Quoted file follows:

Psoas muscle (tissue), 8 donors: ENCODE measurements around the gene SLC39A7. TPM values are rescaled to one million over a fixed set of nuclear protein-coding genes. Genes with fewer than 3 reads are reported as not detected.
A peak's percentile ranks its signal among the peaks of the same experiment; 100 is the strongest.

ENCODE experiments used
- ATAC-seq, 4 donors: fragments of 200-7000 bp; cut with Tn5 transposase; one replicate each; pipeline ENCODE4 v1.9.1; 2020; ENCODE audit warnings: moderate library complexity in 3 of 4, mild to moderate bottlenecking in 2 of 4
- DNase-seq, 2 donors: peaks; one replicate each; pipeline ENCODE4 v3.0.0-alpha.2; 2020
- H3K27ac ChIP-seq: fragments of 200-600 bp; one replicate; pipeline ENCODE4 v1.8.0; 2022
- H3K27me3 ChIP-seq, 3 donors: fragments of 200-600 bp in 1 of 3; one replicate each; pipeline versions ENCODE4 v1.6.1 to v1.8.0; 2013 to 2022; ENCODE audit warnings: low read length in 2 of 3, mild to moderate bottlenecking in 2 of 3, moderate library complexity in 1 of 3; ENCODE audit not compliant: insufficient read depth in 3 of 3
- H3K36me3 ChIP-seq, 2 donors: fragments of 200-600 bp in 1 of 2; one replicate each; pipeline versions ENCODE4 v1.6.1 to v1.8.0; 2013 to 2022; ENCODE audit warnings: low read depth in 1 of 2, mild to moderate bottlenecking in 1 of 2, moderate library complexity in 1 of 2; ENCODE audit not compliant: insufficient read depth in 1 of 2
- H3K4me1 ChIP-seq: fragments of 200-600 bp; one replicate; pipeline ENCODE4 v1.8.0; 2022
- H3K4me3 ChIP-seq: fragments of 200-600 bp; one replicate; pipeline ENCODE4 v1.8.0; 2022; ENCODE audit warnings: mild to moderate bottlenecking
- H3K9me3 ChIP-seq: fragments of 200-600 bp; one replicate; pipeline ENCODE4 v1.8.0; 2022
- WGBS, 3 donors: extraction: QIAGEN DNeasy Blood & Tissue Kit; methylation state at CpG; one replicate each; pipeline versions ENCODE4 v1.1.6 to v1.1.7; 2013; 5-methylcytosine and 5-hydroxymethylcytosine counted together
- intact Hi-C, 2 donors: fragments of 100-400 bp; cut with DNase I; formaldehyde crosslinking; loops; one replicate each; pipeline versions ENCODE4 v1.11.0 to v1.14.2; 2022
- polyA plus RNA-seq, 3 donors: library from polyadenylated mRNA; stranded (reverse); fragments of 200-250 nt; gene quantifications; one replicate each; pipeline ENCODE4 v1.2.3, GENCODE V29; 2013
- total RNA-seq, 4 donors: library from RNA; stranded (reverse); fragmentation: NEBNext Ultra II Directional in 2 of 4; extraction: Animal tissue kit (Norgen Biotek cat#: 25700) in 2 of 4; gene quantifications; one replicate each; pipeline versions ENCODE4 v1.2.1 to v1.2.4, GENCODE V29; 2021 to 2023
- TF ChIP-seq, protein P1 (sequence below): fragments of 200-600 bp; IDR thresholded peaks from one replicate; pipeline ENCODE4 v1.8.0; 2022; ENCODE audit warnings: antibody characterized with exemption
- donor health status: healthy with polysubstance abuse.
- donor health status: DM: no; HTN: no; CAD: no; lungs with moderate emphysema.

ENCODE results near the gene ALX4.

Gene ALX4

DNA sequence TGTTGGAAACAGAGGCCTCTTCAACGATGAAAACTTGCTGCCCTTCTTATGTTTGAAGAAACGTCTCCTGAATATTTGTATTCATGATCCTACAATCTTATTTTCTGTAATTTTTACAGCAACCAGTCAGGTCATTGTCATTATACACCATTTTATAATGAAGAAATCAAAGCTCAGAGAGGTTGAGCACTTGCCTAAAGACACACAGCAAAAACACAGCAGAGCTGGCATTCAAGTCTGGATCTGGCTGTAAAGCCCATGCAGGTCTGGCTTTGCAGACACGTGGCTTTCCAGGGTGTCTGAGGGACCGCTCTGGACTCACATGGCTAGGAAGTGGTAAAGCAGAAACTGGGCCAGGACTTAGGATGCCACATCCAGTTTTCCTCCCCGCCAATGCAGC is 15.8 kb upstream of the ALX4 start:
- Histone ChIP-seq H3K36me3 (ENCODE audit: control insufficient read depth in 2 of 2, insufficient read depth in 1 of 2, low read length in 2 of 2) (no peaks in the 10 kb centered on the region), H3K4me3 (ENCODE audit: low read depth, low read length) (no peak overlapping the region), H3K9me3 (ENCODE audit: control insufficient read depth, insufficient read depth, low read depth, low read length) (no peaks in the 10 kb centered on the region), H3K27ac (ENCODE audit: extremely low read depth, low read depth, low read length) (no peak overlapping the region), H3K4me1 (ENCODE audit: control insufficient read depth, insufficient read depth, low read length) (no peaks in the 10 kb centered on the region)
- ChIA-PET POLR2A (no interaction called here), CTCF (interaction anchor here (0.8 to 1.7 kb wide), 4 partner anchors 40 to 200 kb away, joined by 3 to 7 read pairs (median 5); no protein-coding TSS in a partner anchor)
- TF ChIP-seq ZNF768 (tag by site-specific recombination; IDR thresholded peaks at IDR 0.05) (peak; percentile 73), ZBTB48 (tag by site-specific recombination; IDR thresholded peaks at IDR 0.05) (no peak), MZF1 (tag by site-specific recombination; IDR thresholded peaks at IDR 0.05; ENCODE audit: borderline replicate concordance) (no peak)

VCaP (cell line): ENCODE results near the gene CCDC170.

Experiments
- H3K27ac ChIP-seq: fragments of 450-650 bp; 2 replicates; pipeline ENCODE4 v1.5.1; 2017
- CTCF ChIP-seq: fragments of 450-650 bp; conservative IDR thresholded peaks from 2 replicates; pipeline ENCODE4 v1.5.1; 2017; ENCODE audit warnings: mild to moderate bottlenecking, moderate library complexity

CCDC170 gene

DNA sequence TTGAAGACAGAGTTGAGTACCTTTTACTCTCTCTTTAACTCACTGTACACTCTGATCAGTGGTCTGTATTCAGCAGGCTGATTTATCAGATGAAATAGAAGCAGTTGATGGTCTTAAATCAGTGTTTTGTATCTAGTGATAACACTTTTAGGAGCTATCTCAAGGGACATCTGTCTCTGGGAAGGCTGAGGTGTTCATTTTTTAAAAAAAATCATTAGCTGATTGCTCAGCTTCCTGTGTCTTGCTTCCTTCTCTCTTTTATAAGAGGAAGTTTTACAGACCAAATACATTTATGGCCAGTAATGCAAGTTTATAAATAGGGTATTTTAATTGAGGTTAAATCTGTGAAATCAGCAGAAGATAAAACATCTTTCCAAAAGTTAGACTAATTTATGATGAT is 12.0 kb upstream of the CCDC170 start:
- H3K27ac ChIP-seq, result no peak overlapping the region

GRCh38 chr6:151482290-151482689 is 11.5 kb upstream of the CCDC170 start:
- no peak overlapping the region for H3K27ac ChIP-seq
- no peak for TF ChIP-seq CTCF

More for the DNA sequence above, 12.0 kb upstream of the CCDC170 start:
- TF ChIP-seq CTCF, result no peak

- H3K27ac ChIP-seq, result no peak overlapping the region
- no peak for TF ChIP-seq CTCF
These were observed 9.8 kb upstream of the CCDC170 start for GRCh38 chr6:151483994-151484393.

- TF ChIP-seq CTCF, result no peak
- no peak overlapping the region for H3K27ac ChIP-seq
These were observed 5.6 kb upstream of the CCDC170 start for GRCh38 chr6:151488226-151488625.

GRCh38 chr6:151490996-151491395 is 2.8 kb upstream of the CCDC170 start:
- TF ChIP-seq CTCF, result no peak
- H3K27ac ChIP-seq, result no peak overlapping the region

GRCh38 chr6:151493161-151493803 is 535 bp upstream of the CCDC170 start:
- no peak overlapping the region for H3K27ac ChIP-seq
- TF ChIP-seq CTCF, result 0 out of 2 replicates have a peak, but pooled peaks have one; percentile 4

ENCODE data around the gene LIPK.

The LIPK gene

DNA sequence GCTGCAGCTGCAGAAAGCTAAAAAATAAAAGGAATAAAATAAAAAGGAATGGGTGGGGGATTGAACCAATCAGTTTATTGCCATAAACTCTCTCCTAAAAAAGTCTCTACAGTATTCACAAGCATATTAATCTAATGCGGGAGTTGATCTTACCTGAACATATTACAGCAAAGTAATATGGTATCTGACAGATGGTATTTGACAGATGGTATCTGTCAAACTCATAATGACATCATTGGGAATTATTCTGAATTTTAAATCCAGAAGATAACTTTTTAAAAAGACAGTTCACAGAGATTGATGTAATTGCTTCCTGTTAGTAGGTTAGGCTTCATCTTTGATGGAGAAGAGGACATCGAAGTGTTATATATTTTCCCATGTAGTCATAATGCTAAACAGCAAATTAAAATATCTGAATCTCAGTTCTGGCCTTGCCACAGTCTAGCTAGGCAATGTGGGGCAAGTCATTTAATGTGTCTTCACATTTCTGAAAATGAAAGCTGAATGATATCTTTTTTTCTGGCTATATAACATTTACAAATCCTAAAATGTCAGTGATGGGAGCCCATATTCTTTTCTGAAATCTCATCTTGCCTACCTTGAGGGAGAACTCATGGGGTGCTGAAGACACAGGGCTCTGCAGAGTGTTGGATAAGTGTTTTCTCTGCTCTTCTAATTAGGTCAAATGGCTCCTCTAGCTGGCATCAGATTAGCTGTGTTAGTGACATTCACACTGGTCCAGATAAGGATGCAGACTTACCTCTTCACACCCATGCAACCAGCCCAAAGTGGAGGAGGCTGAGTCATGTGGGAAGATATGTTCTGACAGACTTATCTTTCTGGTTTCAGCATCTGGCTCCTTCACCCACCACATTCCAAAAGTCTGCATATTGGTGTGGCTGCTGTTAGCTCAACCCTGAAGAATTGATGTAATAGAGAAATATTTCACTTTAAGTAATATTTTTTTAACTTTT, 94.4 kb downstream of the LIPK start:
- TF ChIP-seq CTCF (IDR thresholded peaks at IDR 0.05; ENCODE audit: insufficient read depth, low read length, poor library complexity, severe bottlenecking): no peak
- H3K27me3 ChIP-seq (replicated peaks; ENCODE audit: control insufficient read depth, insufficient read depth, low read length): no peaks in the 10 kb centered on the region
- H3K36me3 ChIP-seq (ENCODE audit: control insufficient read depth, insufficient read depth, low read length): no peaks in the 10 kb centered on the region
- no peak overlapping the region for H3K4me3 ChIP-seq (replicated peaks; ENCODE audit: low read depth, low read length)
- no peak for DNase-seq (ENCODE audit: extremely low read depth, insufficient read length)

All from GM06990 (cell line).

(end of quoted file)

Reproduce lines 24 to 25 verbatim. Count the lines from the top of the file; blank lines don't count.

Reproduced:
- TF ChIP-seq ZNF768 (tag by site-specific recombination; IDR thresholded peaks at IDR 0.05) (peak; percentile 73), ZBTB48 (tag by site-specific recombination; IDR thresholded peaks at IDR 0.05) (no peak), MZF1 (tag by site-specific recombination; IDR thresholded peaks at IDR 0.05; ENCODE audit: borderline replicate concordance) (no peak)

VCaP (cell line): ENCODE results near the gene CCDC170.